PARPi Combination Therapy Use in Clinical Practice - Ready for Prime-Time? - Maha Hussain and Fred Saad

June 8, 2022

Drs Maha Hussain and Fred Saad join Dr Alicia Morgans in a conversation on PARP combination therapy in prostate cancer and the status of its use in clinical practice. In this context, the group discusses the PROpel and the MAGNITUDE studies data and how the data can be used in clinical practice.


Biographies:

Maha Hussain, MD, FACP, FASCO, is the Genevieve Teuton Professor of Medicine in the Division of Hematology-Oncology, Department of Medicine, and the Deputy Director at the Robert H. Lurie Comprehensive Cancer Center of the Northwestern University Feinberg School of Medicine, Chicago, Illinois.

Fred Saad, MD, FRCS, Professor and Chief of Urology, Director of GU Oncology, Raymond Garneau Chair in Prostate Cancer, University of Montreal Hospital Centre (CHUM), Director, Prostate Cancer Research, Institut du cancer de Montréal/CRCHUM

Alicia Morgans, MD, MPH Genitourinary Medical Oncologist, Medical Director of Survivorship Program at Dana-Farber Cancer Institute, Boston, Massachusetts


Read the Full Video Transcript

Alicia Morgans: Hi, I'm so excited to be here today at APCCC 2022, where I have two wonderful friends and colleagues to discuss PARP combination therapy, and thinking about how that may be, or may not quite be, ready for primetime use in clinical practice. I have Dr. Maha Hussain, who is a Professor of Medicine at Northwestern University and, of course, a GU Medical Oncologist, and Dr. Fred Saad, who is a Professor of Urology and the chair of that department at the University of Montreal. Thank you both so much for being here today.

Maha Hussain: Thank You.

Fred Saad: It's A pleasure.

Alicia Morgans: Wonderful. I know you're both very involved in these PARP trials and in PARP combinations, and I'd love to hear your thoughts. Why don't we start just briefly recapping some of the data Maha, would you mind sharing with us some of the data and then we can let Fred take the other study?

Maha Hussain: Absolutely. I think, from my end, I began with my interest in the PARP, probably around 2010 or so, when there was data coming up regarding the potential synergistic effect of targeting the PARP pathway and the androgen receptor. And so we designed clinical trials that were part of the Stand Up To Cancer at the time, which suggested some interesting trends, and then subsequently, of course, the definitive trials were done with PROfound, again, demonstrating that in the second or post-second line therapies in heavily pretreated patients preselected for DNA damage response defects, these patients benefited from PARP inhibition. One thing that's clear, is not all pathway elements or alterations are equal, and pretty much, a lot of the data positivity is in the BRCA2, however, there is certainly benefits in other HRR mutation areas.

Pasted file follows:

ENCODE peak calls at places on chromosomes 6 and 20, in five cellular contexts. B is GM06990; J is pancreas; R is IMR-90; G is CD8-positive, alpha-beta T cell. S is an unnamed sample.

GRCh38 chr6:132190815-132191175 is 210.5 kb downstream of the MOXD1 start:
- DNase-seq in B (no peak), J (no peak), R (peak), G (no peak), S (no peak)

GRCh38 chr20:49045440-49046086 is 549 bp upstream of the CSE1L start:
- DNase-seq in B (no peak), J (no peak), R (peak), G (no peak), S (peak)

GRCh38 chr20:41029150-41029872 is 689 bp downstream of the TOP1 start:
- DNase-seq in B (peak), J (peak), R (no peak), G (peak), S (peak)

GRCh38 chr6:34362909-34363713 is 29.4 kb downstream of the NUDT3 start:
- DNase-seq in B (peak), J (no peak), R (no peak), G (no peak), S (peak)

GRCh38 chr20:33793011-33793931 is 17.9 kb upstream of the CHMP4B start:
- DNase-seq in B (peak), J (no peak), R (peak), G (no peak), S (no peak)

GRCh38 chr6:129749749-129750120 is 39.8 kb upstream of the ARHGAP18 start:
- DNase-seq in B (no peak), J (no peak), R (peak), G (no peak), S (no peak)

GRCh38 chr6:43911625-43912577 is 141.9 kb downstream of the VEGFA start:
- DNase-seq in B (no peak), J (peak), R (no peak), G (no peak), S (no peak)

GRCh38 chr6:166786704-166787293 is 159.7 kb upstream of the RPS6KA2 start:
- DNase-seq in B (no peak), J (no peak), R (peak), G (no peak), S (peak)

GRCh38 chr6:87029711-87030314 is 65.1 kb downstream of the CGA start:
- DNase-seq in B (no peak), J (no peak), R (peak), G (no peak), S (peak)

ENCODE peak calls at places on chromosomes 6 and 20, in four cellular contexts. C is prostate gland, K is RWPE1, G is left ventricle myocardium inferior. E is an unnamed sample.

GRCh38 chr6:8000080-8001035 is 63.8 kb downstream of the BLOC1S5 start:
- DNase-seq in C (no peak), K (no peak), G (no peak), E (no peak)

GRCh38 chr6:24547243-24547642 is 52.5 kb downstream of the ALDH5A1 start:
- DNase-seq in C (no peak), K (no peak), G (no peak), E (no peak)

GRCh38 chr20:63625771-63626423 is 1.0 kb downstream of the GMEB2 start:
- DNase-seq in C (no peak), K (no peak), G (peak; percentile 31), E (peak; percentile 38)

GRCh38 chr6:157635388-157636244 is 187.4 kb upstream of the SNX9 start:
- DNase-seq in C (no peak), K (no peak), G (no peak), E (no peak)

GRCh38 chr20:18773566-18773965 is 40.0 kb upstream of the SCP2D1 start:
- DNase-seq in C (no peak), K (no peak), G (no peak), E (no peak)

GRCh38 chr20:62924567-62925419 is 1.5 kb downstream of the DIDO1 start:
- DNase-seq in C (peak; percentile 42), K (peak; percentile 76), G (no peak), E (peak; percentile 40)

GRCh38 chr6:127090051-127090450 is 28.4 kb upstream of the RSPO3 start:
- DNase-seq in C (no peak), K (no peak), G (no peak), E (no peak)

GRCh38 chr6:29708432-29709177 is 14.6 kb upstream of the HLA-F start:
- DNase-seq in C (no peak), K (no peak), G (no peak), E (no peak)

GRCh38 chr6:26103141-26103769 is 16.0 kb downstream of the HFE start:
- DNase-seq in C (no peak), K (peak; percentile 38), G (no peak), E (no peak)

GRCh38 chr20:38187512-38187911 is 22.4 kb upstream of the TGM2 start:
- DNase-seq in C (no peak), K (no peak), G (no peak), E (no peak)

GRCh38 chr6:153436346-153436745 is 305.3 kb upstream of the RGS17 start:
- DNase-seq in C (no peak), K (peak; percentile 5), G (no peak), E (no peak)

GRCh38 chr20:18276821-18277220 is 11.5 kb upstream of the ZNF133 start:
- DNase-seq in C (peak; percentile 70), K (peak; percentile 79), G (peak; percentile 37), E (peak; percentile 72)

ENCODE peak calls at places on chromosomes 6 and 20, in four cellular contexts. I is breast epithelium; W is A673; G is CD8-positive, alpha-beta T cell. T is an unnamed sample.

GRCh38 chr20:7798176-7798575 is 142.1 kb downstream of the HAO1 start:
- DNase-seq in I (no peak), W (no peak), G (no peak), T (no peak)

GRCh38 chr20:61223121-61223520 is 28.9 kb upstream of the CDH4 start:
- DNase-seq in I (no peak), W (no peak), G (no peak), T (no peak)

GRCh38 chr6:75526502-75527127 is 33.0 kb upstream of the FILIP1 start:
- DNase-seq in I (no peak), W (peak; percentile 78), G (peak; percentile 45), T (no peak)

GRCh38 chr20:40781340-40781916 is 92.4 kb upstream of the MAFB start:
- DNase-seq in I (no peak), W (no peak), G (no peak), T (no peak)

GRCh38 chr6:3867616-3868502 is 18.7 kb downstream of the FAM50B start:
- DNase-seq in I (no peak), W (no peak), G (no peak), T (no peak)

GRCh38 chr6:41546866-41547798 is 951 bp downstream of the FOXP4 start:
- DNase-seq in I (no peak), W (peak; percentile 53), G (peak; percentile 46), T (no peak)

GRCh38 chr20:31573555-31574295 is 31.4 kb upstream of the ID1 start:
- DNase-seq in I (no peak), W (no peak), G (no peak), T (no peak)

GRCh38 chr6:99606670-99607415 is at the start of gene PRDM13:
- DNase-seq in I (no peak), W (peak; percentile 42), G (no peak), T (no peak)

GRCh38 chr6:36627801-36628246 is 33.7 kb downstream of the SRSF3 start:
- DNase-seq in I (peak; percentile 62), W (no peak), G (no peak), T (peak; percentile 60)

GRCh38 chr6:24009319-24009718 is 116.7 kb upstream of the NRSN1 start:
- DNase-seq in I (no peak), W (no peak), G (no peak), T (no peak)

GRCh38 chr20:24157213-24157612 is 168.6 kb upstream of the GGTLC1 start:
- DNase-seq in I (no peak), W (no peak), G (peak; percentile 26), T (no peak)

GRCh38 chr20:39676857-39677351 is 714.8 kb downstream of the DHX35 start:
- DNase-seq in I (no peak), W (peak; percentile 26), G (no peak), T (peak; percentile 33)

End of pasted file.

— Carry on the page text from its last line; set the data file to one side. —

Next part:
So I do think that we have come a long way and we're looking at combination treatments, and of course, you've seen the data that was presented ASCO GU in the front-line setting. And I would say the data is very interesting, but there are a lot of subtleties that we need to go through, basically.

Alicia Morgans: Absolutely. And, Fred, would you mind just sharing a recap of the MAGNITUDE and PROpel trials, which are really the studies that looked at these combinations presented at GU ASCO 2022?

Fred Saad: Yeah. It was really a lot of fun being able to present the data for the first time, and it's really building on, on Maha's work on PARP inhibition and with the olaparib and the PROfound study that Maha led. Clearly, patients who have these mutations do very well when they've failed an AR-targeted therapy. And these are later lines of therapies, but even from PROfound, I think we learned that if you start earlier in these patients, they do better than delaying, because the trial allowed crossover. And patients who crossed over, didn't come close to doing as well as the patients who started earlier.

So taking that approach of saying, "Well, maybe we need to start, at the time, a first-line mCRPC," And taking into consideration some preclinical evidence that if you combine a PARP inhibitor with an AR-targeted therapy, there might be potential for synergistic effects that might lead to even better outcome. And obviously, I think we would all be convinced that patients who harbor BRCA mutations and maybe other HRR mutations would benefit from earlier introduction of these therapies.

The phase II study showed that, whether or not you had mutations, it looked like you can get benefit. It was only 140 patients, but they looked like they had benefit, and we published that a couple of years ago.

So, the PROpel study really used the strategy of saying, "Let's take all-comers with first line mCRPC who have not yet been exposed to novel hormonals, especially abiraterone, which was the backbone of the study." So, everybody in the study of 800 patients got abiraterone, which I think all of us would agree is the standard of care, or one of the standard of cares, for first-line mCRPC, and half got olaparib over and above the abiraterone. The first results were the primary endpoint of rPFS, which showed a very significant improvement in rPFS of about 8 months and a 34% reduction in progression or death. So, almost the same results as we saw with abiraterone against a pure placebo several years ago. So that was very insightful, that we were able to do better than the standard of care for now, at least in terms of rPFS.